Breaking the stigma around menstruation

Mar 13, 2024

“I felt embarrassed to be a girl and felt like it was punishment,” recalls 15-year-old Falguni, describing her first period. She was leaving for school in her village in Bangladesh when it happened for the first time. Her mother taught her to use a cloth to manage the bleeding.

“I didn’t have enough knowledge about how and why it happens, and what to do. So, naturally, I was scared and confused. I will never forget that experience,” she explains.

Falguni’s experience is not unique. Many girls in her village lack basic knowledge about their sexual and reproductive health, and struggle to access menstrual hygiene supplies. Girls are subjected to stigma or miss school because of difficulties managing their menstrual hygiene.

In Morrelgonj, the subdistrict where Falguni lives, an estimated one in 10 girls miss school at some point during their period.

There is often shame and taboo surrounding menstruation in Bangladesh. Access to sexual education is essential for not only menstrual literacy but also for a girl’s self-confidence, self-esteem and self-worth.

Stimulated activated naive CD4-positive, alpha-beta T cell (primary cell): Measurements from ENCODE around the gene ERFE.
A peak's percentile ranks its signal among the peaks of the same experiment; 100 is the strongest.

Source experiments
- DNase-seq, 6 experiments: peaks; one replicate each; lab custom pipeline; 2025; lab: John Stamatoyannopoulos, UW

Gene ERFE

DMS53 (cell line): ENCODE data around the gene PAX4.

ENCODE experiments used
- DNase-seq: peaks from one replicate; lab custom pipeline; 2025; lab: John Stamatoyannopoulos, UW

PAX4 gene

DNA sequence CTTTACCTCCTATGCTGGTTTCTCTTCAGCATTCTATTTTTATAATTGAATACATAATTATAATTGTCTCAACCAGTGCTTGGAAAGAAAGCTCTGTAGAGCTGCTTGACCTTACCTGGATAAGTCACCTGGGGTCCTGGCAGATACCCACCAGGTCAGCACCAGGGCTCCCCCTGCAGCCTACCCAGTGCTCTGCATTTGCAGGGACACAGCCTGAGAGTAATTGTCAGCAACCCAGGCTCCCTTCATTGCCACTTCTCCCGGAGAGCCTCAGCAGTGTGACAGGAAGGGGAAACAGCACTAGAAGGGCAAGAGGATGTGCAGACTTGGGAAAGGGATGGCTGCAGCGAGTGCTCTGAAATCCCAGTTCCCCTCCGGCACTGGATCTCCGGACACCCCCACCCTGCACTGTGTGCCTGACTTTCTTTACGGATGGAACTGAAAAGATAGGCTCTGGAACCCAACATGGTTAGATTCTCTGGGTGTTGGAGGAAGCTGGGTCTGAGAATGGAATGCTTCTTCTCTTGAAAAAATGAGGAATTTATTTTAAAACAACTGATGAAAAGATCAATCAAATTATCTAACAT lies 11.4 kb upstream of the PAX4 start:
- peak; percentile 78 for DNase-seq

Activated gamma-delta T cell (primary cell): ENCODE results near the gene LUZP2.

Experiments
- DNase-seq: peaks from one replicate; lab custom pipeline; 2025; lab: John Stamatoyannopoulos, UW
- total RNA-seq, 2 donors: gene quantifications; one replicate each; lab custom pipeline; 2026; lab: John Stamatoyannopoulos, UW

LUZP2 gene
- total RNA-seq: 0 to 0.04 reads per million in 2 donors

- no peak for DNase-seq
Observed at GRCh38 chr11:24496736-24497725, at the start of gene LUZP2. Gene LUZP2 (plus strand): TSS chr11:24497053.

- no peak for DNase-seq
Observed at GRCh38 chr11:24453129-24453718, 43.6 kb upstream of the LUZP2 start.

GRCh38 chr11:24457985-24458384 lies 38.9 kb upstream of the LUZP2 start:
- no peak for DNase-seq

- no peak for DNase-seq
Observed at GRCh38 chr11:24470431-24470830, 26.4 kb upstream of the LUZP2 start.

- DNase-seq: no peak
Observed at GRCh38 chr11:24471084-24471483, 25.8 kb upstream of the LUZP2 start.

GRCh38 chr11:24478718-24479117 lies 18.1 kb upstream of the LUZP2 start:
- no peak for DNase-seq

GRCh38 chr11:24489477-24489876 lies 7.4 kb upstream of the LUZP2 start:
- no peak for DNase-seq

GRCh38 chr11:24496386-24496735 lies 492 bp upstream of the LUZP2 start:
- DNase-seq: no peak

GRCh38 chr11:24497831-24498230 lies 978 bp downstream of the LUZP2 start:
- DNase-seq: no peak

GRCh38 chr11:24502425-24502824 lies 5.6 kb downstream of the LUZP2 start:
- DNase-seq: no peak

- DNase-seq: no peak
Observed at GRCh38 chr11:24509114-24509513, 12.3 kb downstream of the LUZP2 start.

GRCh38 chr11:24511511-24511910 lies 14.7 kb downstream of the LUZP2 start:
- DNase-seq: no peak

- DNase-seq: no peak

Looking top down, four girls sit at a table playing a colourful board game.

Girls play Ludu together at school in Bangladesh. The Youth Empowered project addresses and prioritizes menstrual hygiene management in schools, helping to increase attendance for girls.

To increase awareness and education, the Youth Empowered project, in partnership with Global Affairs Canada, works with adolescent girls in WASH and menstrual hygiene management to improve school attendance. The project supports schools with appropriate facilities and services for girls, including the establishment of menstrual health management corners in schools to give girls a private space, and helping schools access sanitary pad vending machines and sanitary pad incinerators.

Youth Empowered also educates girls on the use of sanitary pads. After registering with the project, Falguni regularly received sanitary pads from the project every month, as well as training on menstrual hygiene management.

Today, Falguni feels empowered and effectively manages her menstrual period. She advocates among her peers in schools and communities, telling them about the importance of using sanitary pads.

“I have now taken it upon myself to help other girls in school experiencing their first menstrual period,” she says. “Now I know that it’s a normal human body function and there is no need to be embarrassed.”